December 19, 2023
For many of us, our pets truly are part of our family. They share our homes, our beds, go to work and on vacation with us. They entertain us and protect us. They will be by our sides and on our laps as we celebrate this holiday season with family and friends. We keep our pets close with little concern that they might share fleas, ticks, and intestinal parasites with us. That, however, has not always been the case.
For those of us who came of age before the 1990’s, infestations of fleas and ticks often relegated our pets to the yard. We had to bathe or “dip” them regularly in noxious, and often toxic, chemicals to keep the pests at bay. Flea infestations were common and often caused severe and life-threatening anemia in dogs and cats, particularly puppies and kittens. And it was not just our pets that suffered. Fleas also bite humans and can carry zoonotic diseases, including cat scratch disease (Bartonella henselae), flea-borne spotted fever (Rickettsia felis), murine typhus (Rickettsia typhi), and bubonic plague (Yersina pestis). As if these ectoparasites weren’t bad enough, our pets can also carry endoparasites, including hookworms, roundworms and tapeworms, which also present zoonotic disease risks.
The development of effective and safe products to treat and/or prevent external and internal parasite infestations made it safer and easier for pets to become integral parts of our family and share our homes. The first "modern" anthelmintics with relatively wide safety margins and activity against a broad range of intestinal parasites were the benzimidazoles (BZDs), developed and commercialized in the 1960s and 70s. Advances in these agents, as well as the development of other structurally unrelated compounds, such as pyrantel, were safer still and more active than their predecessors. Many are still in use today.
An even more significant advancement came with the discovery of ivermectin in 1975 and the subsequent development of other macrocyclic lactones, including moxidectin and milbemycin oxime. Macrocyclic lactones are extremely safe and effective in the control of many intestinal parasites, including hookworms and roundworms in dogs and cats. They also have excellent activity against the infective larval stages of filarial worms including Difilaria immitis, which causes heartworm disease in dogs and Onchocera volvulus, which is the cause of onchoceriasis in humans. Contemporaneously, other agents, including pyrantel and praziquantel, demonstrated excellent efficacy against tapeworms. In short, in the span of 20-some-odd years the treatment and prevention of intestinal parasites in dogs and cats had been revolutionized.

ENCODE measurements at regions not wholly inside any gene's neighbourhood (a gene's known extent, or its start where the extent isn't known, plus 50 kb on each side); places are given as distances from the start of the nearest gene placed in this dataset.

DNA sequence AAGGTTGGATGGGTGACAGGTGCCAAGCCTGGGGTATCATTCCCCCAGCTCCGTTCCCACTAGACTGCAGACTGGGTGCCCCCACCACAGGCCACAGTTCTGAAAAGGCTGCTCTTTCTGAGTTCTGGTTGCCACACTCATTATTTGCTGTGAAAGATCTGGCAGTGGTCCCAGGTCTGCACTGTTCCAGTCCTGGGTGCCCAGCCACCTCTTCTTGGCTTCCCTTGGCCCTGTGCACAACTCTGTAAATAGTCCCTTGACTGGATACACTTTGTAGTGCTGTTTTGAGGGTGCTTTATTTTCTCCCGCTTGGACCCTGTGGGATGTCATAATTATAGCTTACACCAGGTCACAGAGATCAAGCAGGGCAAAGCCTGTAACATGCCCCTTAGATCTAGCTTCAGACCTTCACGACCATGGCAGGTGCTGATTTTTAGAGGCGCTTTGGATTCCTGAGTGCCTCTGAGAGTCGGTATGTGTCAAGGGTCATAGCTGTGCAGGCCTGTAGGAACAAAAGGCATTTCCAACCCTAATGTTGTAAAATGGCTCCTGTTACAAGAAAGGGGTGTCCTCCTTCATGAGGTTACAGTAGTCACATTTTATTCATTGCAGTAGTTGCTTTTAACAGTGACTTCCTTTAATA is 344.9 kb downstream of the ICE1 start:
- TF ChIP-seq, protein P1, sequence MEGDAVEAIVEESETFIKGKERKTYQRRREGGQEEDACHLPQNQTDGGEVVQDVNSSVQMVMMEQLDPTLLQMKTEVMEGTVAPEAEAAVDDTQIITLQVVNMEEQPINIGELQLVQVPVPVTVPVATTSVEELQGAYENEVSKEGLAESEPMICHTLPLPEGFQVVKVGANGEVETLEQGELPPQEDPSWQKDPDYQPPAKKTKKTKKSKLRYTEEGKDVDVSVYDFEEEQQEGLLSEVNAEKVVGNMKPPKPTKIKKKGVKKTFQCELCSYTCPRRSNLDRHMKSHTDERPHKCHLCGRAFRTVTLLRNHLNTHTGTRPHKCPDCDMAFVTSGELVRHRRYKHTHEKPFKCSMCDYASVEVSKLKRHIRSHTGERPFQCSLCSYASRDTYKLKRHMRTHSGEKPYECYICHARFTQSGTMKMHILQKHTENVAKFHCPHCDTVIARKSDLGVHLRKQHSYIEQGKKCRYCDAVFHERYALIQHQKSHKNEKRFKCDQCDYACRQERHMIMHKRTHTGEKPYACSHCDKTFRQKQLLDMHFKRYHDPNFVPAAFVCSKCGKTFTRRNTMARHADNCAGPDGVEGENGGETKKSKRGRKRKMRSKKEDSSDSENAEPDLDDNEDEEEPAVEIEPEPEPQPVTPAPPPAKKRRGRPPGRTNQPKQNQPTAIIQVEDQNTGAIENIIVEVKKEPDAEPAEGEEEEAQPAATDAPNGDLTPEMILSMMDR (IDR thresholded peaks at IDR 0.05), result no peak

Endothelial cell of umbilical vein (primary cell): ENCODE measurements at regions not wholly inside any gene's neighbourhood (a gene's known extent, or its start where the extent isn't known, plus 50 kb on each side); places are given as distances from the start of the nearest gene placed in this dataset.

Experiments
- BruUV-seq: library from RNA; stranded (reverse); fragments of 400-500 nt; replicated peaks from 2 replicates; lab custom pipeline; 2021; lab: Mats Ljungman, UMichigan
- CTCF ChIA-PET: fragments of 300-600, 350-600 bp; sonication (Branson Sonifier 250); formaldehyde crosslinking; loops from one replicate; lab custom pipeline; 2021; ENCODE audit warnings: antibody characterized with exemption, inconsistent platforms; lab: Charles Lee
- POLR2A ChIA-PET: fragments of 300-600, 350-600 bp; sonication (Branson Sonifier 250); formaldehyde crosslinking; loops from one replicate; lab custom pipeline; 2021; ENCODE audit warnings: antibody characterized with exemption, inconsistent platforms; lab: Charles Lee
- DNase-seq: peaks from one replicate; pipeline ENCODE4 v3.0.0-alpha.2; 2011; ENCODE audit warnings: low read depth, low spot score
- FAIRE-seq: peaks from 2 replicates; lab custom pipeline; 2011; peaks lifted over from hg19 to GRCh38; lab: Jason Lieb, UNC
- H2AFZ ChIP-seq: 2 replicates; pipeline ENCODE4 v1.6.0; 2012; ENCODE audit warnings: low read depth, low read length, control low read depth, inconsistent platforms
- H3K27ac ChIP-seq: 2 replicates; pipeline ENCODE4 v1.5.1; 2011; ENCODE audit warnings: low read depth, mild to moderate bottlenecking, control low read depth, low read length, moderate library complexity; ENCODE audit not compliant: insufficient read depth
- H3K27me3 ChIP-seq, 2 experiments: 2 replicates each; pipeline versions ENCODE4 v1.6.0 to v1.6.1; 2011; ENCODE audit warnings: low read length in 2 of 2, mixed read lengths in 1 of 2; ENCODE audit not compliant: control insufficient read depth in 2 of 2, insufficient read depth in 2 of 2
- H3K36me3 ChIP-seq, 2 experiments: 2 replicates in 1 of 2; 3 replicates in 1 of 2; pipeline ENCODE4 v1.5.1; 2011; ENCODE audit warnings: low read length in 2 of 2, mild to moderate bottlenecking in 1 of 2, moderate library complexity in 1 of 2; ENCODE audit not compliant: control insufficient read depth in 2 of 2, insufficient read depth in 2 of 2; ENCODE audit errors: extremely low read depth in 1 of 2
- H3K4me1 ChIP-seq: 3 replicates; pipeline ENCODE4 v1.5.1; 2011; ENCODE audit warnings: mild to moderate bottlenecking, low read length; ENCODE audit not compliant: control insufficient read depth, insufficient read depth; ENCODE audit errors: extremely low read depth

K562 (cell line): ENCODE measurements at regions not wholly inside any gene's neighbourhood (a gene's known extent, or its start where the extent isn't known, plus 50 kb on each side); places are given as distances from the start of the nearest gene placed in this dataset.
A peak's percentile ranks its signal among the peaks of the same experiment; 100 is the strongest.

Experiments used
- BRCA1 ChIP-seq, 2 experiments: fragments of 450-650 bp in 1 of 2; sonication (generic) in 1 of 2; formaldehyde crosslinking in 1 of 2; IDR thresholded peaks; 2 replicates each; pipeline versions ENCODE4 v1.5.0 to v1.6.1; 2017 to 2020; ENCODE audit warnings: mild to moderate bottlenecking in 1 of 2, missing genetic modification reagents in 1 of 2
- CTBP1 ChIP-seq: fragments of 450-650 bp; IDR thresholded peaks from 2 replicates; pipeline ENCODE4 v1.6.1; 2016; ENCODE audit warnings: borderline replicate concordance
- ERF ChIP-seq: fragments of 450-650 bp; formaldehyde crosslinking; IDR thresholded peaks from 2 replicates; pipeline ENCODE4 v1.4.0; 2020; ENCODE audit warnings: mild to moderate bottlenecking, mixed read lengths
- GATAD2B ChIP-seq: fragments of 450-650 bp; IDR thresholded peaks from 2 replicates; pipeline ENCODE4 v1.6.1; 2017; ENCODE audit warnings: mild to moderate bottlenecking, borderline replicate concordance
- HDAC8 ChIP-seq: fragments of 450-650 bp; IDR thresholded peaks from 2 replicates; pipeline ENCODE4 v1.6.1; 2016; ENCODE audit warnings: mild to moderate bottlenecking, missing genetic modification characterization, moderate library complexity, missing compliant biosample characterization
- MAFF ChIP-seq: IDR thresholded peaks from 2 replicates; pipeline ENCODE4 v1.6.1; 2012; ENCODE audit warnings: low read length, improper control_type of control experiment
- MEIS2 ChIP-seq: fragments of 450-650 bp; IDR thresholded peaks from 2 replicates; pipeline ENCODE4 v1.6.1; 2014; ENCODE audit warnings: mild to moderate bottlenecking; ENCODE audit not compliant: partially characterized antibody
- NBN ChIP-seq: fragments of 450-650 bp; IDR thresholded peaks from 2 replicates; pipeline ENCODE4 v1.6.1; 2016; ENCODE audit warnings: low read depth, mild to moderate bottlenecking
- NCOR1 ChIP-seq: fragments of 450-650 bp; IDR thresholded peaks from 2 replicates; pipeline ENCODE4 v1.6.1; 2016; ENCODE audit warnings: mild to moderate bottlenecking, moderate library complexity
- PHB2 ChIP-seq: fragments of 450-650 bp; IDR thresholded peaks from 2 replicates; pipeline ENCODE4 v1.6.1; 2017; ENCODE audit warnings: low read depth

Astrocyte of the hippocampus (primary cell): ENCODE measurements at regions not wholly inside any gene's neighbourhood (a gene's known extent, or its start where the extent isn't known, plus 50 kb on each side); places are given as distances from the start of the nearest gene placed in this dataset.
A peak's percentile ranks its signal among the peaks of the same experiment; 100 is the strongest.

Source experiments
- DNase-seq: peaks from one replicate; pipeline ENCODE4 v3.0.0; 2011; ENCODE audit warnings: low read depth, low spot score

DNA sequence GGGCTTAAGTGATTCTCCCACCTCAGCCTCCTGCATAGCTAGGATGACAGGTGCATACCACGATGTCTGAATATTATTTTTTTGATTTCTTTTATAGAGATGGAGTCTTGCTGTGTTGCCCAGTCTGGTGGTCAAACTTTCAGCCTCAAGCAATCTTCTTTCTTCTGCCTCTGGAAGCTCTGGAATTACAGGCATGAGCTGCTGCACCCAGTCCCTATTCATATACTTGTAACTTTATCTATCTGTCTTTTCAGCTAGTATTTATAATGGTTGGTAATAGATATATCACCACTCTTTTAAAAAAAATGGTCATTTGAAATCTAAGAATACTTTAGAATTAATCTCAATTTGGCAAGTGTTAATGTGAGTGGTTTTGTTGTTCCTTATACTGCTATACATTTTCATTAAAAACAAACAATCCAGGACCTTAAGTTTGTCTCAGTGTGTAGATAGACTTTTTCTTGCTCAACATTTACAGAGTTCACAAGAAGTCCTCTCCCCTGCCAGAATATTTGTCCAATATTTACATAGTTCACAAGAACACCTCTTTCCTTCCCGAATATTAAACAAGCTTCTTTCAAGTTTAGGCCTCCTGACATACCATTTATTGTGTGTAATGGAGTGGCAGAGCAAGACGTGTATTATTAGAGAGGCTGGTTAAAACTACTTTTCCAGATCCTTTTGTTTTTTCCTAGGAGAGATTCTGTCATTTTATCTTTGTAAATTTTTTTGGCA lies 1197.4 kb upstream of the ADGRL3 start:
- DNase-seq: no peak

A breakthrough in the control of flea infestations, however, did not arrive until the 1990’s with the approval of lufenuron. Prior to the launch of that product, fleas were controlled primarily by treating both the environment and the pet on a regular and frequent basis using sprays, dusts and collars. The active ingredients in these products included pyrethrins, synthetic pyrethroids, chlorinated hydrocarbons, organophosphates, and carbamates. While these products were effective against adult fleas, some of the actives were toxic, while others were safe but degraded rapidly. Obviously, cuddling up to a pet wearing a collar that slowly released a pungent organophosphate, like chlorpyrifos, was not particularly appealing. Lufenuron was a total game changer, because it was extremely safe for pets and humans, administered orally once a month, and could break the life cycle of the flea by preventing flea eggs and larvae from developing into adults. Although somewhat underappreciated today, at the time lufenuron was a phenomenal advancement in flea control. Nevertheless, because pets can pick up fleas in a variety of environments, lufenuron is most effective when used in combination with products active against adult fleas. Serendipitously, the first modern adulticide, imidacloprid, which is both safe and effective, was also launched in the early 1990’s. Many other products containing actives, such as fipronil and nitenpyram, followed soon after, and by the early 2000’s there were numerous products available to control fleas on our pets.
Once we could protect cats and dogs from fleas and internal parasites, we opened our homes to our pets and now we take the effectiveness of these products for granted. However, the battle is not over, because over time parasites inevitably develop resistance to the agents we use to kill them. For example, the first report of drug resistance in the dog hookworm, Ancylostoma caninum, was reported in Australian racing Greyhounds in 1987. In the U.S. reports of multidrug resistant hookworm isolates are now common. In addition to intestinal parasites, resistance to macrocyclic lactones has also been demonstrated in the U.S. heartworm population. Finally, our current parasiticides are used not only in our pets, but also in livestock and humans, thus increasing the chances and the consequences of the development of further resistance.